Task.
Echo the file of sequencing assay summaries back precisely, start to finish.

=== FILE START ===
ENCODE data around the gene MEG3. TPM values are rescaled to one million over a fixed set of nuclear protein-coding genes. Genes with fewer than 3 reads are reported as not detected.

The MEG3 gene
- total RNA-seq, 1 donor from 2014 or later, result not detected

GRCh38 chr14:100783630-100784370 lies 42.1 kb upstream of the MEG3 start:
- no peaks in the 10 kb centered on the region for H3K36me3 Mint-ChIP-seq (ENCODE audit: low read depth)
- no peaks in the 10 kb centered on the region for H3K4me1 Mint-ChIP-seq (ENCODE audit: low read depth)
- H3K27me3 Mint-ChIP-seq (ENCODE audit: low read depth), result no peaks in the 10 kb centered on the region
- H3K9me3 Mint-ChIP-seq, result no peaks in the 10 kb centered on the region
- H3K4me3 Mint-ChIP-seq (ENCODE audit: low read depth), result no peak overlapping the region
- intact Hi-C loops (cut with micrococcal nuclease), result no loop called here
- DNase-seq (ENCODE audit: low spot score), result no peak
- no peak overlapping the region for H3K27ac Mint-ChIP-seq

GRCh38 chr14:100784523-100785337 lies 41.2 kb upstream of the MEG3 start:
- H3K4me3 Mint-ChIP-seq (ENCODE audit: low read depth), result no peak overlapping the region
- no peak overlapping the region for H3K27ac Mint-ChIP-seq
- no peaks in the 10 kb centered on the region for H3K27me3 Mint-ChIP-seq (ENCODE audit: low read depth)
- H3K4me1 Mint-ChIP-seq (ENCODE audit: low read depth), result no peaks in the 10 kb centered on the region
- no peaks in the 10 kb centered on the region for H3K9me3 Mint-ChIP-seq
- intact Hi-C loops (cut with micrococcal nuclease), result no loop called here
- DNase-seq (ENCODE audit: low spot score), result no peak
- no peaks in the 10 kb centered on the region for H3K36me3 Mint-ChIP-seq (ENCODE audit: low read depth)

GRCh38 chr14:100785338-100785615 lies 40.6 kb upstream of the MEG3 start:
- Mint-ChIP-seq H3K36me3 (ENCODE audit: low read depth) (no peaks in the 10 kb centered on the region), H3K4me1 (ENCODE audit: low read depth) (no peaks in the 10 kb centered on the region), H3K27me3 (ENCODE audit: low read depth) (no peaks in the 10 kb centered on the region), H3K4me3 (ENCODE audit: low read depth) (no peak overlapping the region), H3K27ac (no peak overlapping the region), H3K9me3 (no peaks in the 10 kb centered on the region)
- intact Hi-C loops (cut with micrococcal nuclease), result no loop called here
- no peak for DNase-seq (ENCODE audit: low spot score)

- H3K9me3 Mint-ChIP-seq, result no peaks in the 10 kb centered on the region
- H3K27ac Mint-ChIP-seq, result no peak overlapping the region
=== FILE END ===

ENCODE data around the gene MEG3. TPM values are rescaled to one million over a fixed set of nuclear protein-coding genes. Genes with fewer than 3 reads are reported as not detected.

The MEG3 gene
- total RNA-seq, 1 donor from 2014 or later, result not detected

GRCh38 chr14:100783630-100784370 lies 42.1 kb upstream of the MEG3 start:
- no peaks in the 10 kb centered on the region for H3K36me3 Mint-ChIP-seq (ENCODE audit: low read depth)
- no peaks in the 10 kb centered on the region for H3K4me1 Mint-ChIP-seq (ENCODE audit: low read depth)
- H3K27me3 Mint-ChIP-seq (ENCODE audit: low read depth), result no peaks in the 10 kb centered on the region
- H3K9me3 Mint-ChIP-seq, result no peaks in the 10 kb centered on the region
- H3K4me3 Mint-ChIP-seq (ENCODE audit: low read depth), result no peak overlapping the region
- intact Hi-C loops (cut with micrococcal nuclease), result no loop called here
- DNase-seq (ENCODE audit: low spot score), result no peak
- no peak overlapping the region for H3K27ac Mint-ChIP-seq

GRCh38 chr14:100784523-100785337 lies 41.2 kb upstream of the MEG3 start:
- H3K4me3 Mint-ChIP-seq (ENCODE audit: low read depth), result no peak overlapping the region
- no peak overlapping the region for H3K27ac Mint-ChIP-seq
- no peaks in the 10 kb centered on the region for H3K27me3 Mint-ChIP-seq (ENCODE audit: low read depth)
- H3K4me1 Mint-ChIP-seq (ENCODE audit: low read depth), result no peaks in the 10 kb centered on the region
- no peaks in the 10 kb centered on the region for H3K9me3 Mint-ChIP-seq
- intact Hi-C loops (cut with micrococcal nuclease), result no loop called here
- DNase-seq (ENCODE audit: low spot score), result no peak
- no peaks in the 10 kb centered on the region for H3K36me3 Mint-ChIP-seq (ENCODE audit: low read depth)

GRCh38 chr14:100785338-100785615 lies 40.6 kb upstream of the MEG3 start:
- Mint-ChIP-seq H3K36me3 (ENCODE audit: low read depth) (no peaks in the 10 kb centered on the region), H3K4me1 (ENCODE audit: low read depth) (no peaks in the 10 kb centered on the region), H3K27me3 (ENCODE audit: low read depth) (no peaks in the 10 kb centered on the region), H3K4me3 (ENCODE audit: low read depth) (no peak overlapping the region), H3K27ac (no peak overlapping the region), H3K9me3 (no peaks in the 10 kb centered on the region)
- intact Hi-C loops (cut with micrococcal nuclease), result no loop called here
- no peak for DNase-seq (ENCODE audit: low spot score)

- H3K9me3 Mint-ChIP-seq, result no peaks in the 10 kb centered on the region
- H3K27ac Mint-ChIP-seq, result no peak overlapping the region